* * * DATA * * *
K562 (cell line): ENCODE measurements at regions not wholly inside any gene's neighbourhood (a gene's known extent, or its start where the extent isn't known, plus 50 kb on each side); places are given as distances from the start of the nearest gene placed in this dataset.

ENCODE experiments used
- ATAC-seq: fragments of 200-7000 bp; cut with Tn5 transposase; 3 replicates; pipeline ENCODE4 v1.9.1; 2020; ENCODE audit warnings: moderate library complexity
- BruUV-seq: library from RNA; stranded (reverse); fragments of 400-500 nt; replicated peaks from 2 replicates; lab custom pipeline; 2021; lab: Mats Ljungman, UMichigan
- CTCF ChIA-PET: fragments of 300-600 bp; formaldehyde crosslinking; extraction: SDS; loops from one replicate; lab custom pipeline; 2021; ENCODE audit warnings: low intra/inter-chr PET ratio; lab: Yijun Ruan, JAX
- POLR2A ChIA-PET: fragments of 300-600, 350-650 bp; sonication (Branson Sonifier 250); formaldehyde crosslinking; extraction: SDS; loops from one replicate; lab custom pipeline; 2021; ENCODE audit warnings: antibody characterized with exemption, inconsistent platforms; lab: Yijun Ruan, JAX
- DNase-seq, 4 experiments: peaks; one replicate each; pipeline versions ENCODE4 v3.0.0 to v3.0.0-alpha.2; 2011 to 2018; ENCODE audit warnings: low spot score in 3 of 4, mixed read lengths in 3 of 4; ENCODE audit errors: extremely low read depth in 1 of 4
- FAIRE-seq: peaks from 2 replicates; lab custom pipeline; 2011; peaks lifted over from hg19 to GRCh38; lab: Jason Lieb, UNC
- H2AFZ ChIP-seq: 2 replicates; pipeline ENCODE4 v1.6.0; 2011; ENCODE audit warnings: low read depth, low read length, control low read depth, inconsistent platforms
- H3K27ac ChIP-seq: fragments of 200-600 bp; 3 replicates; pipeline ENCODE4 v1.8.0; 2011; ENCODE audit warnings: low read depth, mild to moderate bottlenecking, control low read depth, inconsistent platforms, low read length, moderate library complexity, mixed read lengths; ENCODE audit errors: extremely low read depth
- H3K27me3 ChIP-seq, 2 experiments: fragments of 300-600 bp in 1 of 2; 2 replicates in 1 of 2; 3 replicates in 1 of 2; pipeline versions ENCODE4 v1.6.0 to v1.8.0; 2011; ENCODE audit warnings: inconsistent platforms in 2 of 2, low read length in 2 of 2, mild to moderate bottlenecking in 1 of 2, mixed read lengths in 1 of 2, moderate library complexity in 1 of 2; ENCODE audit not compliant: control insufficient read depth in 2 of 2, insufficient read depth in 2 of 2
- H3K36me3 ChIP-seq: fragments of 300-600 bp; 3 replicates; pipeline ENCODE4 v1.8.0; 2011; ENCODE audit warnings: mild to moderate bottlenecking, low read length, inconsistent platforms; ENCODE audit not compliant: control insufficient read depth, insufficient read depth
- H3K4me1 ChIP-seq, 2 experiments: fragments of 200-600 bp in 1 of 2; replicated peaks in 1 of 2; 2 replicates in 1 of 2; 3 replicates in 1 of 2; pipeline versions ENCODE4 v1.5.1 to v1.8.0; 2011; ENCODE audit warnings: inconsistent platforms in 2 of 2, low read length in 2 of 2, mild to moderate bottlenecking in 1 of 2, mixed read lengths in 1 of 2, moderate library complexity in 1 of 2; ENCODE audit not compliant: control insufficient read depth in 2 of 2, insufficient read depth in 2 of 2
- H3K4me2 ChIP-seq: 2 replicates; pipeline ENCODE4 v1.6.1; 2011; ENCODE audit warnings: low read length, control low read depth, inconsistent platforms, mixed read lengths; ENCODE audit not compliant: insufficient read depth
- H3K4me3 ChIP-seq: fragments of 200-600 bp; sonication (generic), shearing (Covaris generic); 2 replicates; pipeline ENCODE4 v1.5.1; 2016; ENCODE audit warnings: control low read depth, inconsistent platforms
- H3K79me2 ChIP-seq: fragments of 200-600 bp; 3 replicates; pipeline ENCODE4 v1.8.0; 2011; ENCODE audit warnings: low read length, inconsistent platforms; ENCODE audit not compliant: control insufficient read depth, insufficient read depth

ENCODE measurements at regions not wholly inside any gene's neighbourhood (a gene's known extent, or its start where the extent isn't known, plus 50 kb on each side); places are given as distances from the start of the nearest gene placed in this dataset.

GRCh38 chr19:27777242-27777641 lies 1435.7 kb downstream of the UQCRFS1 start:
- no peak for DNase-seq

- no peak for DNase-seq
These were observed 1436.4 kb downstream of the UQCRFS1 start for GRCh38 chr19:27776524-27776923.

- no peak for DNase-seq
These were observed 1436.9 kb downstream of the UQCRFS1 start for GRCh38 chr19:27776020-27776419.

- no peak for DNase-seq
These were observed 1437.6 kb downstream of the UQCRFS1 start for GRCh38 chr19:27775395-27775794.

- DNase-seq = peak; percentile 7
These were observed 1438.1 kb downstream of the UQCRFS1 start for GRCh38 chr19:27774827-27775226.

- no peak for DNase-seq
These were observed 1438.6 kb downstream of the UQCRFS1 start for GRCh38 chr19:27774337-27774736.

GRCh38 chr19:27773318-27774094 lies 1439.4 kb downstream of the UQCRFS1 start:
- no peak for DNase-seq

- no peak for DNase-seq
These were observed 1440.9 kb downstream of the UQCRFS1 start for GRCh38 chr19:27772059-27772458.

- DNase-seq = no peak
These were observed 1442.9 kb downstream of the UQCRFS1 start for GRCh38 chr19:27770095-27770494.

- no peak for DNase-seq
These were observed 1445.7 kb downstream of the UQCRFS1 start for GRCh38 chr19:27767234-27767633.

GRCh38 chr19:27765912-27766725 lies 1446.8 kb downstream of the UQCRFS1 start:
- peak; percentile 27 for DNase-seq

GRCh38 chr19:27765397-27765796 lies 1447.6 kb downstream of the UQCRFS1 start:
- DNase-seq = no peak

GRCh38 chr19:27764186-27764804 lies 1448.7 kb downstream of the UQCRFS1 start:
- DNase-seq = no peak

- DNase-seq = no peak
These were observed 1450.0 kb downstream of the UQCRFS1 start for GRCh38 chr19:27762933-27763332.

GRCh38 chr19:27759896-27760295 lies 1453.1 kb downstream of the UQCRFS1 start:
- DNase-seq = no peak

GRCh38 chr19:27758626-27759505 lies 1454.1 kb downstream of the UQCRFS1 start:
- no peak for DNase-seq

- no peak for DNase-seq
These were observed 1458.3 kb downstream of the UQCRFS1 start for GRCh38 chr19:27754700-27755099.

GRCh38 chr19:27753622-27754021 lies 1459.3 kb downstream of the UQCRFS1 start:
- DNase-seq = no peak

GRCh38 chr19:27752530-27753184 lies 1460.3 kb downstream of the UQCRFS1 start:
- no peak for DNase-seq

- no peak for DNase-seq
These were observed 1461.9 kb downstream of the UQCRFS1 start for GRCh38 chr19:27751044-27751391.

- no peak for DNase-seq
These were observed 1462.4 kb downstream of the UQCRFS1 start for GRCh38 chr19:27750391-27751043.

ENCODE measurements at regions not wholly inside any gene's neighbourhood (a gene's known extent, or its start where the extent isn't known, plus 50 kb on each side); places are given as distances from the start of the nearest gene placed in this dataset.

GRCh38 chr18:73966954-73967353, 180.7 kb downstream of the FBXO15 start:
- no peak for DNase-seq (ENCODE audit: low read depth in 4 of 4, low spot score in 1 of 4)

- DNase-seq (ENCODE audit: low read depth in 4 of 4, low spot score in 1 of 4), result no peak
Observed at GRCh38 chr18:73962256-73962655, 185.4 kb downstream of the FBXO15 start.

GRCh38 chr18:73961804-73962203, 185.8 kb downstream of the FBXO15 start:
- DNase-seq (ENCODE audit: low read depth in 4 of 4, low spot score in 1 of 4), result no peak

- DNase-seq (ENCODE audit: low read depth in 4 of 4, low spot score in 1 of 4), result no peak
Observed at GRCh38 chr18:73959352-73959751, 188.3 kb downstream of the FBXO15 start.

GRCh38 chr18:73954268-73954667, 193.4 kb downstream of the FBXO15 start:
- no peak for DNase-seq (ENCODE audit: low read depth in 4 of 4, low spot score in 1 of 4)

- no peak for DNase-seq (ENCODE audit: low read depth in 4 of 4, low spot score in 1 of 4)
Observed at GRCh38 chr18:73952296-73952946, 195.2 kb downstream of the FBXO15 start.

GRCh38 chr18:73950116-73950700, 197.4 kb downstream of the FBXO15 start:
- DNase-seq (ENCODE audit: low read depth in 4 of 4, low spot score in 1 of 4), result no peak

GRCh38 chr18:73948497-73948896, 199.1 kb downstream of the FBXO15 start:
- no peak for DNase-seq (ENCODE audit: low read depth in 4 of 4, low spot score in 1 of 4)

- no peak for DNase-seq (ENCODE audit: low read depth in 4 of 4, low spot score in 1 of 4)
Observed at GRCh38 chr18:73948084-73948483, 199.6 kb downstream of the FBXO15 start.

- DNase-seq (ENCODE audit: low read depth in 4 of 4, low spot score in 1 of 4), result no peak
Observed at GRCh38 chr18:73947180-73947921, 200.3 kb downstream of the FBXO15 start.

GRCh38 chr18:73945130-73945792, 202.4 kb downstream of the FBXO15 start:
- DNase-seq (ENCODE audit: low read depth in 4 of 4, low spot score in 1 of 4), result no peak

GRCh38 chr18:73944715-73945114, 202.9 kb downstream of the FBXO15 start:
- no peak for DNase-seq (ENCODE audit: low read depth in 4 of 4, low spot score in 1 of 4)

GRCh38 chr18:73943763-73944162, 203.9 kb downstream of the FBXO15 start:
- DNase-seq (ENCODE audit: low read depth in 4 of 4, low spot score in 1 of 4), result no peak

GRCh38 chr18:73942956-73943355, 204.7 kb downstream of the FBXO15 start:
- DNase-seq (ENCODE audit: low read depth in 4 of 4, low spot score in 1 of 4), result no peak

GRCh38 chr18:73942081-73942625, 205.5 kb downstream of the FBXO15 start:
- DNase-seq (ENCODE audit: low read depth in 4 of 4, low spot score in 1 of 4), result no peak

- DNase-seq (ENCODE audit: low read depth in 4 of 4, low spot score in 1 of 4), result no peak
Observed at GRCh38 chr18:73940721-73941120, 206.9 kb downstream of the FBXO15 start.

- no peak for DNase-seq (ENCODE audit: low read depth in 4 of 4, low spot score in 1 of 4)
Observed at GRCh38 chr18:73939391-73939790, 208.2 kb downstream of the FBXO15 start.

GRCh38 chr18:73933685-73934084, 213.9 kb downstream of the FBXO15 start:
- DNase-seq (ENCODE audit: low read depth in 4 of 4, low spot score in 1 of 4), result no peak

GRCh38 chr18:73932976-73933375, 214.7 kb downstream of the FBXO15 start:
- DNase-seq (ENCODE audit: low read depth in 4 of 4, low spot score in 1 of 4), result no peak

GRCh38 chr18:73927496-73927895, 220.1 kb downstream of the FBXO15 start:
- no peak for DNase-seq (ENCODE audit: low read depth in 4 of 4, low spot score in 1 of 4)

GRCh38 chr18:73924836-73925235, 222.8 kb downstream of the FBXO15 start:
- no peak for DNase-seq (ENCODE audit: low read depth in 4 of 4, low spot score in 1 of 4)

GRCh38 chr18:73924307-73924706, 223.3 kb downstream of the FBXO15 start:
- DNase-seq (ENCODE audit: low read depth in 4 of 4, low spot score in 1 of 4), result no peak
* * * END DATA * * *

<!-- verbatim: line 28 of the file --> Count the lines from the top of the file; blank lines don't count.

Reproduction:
- no peak for DNase-seq